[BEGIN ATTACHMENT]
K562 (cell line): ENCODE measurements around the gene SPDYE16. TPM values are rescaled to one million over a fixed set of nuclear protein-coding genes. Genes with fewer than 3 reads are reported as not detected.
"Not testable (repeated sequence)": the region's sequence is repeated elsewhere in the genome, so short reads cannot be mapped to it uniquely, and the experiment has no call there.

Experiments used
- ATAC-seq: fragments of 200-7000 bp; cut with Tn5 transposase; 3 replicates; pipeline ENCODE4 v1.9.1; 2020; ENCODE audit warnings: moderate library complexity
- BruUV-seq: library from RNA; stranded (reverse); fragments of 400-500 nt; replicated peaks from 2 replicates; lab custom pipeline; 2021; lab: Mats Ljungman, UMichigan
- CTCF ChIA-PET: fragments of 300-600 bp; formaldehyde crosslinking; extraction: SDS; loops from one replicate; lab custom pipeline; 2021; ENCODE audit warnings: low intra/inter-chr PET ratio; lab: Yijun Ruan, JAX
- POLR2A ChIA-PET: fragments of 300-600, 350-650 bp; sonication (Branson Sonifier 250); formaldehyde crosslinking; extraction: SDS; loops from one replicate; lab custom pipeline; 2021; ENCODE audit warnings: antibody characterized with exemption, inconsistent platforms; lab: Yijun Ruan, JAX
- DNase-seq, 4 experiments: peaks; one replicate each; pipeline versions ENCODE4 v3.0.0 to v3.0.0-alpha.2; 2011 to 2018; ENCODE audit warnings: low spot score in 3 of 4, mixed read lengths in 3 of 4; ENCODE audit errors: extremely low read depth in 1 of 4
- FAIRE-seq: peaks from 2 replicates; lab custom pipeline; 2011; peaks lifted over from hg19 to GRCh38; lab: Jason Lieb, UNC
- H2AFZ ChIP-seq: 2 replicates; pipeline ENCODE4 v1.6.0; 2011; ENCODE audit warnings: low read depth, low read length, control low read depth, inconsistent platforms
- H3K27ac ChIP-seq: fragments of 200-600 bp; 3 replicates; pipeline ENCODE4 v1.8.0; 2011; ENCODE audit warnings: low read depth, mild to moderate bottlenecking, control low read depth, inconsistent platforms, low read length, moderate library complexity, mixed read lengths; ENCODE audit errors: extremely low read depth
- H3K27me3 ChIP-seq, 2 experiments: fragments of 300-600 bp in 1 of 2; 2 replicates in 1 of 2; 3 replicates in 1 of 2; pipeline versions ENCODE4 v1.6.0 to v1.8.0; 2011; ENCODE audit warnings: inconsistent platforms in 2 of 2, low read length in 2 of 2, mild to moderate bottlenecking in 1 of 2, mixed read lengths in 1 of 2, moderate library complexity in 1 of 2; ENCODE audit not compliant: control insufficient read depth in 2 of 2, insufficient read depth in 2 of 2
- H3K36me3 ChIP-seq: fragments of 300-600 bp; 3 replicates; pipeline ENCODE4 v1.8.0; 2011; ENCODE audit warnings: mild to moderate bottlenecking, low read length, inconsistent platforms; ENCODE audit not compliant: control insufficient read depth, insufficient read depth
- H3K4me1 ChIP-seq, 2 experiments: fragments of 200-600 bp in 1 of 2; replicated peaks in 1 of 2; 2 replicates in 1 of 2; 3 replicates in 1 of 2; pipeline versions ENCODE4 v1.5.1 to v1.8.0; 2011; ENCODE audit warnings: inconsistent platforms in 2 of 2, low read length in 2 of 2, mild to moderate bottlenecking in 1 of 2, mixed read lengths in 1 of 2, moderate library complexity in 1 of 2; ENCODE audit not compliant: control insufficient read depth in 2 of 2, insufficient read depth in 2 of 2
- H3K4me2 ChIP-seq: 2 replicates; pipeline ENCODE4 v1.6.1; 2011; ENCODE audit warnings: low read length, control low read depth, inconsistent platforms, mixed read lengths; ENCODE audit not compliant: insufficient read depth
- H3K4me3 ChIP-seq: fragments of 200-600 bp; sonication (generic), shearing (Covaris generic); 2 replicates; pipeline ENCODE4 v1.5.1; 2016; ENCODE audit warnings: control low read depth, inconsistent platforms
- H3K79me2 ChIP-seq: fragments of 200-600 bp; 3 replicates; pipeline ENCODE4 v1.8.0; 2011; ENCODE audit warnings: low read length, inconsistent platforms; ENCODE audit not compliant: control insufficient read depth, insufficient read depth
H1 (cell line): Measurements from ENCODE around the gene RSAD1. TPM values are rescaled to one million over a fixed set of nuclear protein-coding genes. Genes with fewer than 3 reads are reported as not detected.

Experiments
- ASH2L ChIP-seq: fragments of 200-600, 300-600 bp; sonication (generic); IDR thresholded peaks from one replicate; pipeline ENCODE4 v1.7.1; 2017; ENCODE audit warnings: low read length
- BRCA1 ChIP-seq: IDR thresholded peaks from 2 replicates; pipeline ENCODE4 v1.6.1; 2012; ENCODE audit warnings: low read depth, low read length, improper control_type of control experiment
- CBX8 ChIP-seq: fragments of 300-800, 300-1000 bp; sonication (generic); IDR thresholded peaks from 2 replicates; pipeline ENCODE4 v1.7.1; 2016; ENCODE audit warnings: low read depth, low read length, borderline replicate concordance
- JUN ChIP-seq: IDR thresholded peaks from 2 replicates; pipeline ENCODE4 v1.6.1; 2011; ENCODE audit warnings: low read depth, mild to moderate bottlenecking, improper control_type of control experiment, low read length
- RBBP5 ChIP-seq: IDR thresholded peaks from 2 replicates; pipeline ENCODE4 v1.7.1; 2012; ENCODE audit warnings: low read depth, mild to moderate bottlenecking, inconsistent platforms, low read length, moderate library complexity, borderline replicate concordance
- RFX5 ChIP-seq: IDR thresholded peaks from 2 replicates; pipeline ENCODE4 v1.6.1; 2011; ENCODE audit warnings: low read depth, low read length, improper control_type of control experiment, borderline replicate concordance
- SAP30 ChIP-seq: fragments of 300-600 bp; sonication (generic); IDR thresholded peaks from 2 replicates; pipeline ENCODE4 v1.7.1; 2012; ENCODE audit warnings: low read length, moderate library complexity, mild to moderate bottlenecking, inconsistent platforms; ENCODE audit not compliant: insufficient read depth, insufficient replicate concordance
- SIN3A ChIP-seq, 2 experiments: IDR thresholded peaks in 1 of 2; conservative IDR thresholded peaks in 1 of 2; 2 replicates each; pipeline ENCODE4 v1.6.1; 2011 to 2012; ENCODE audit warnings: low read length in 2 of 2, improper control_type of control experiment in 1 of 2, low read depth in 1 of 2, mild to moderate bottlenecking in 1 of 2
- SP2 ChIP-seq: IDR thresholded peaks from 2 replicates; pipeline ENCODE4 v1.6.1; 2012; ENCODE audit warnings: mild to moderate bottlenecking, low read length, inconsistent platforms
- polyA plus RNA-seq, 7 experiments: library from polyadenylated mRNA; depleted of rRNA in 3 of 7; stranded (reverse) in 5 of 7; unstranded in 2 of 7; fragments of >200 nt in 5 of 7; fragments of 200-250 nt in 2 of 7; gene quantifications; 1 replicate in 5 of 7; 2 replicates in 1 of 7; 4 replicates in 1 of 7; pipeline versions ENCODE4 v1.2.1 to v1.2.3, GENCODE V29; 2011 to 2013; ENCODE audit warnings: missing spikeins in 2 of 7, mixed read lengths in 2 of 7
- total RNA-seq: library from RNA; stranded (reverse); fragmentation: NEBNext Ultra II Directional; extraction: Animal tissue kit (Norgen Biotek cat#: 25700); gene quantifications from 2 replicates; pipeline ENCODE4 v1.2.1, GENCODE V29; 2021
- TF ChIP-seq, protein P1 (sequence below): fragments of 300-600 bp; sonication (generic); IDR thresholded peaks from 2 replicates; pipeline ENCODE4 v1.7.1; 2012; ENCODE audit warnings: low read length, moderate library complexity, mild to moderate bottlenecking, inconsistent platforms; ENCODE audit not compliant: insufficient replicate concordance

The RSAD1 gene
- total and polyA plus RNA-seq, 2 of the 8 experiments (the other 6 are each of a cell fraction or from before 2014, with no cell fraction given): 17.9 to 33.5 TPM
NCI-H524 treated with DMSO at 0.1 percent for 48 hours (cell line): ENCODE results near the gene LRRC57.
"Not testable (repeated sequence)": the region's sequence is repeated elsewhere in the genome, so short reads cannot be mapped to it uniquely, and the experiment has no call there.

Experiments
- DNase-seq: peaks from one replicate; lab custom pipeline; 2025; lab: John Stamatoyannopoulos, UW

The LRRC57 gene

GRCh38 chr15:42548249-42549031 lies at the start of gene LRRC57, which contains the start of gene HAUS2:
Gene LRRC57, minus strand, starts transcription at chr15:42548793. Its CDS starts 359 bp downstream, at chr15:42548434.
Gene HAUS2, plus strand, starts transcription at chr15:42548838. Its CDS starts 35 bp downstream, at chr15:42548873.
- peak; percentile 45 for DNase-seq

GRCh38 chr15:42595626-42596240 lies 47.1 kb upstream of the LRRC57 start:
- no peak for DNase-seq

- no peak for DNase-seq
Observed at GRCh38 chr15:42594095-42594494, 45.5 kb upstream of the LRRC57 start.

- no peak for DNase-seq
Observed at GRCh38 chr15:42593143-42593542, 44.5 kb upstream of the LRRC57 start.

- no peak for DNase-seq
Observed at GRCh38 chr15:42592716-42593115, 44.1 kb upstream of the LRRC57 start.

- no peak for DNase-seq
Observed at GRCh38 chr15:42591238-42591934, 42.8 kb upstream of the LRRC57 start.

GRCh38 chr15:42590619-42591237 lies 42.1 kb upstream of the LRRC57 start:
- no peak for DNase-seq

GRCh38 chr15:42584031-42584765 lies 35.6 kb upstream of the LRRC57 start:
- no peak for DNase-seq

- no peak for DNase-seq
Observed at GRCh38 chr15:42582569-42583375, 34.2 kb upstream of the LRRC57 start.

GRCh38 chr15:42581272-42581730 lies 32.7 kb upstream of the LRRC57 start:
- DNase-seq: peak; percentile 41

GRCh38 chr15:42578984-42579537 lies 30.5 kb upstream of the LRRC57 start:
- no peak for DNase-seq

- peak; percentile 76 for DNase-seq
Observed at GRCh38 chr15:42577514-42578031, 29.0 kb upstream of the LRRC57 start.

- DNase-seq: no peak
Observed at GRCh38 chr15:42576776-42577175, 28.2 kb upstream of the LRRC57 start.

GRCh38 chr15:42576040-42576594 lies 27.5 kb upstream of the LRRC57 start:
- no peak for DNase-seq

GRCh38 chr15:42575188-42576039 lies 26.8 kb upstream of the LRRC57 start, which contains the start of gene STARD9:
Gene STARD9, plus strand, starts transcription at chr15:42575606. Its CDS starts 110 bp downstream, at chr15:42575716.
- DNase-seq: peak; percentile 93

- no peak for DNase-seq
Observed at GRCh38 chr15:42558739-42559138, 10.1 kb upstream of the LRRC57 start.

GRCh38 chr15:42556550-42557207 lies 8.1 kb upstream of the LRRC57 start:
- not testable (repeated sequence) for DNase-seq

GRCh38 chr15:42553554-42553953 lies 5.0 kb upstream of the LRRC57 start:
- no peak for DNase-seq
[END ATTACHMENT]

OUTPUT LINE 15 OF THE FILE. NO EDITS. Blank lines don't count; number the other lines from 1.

- H3K4me2 ChIP-seq: 2 replicates; pipeline ENCODE4 v1.6.1; 2011; ENCODE audit warnings: low read length, control low read depth, inconsistent platforms, mixed read lengths; ENCODE audit not compliant: insufficient read depth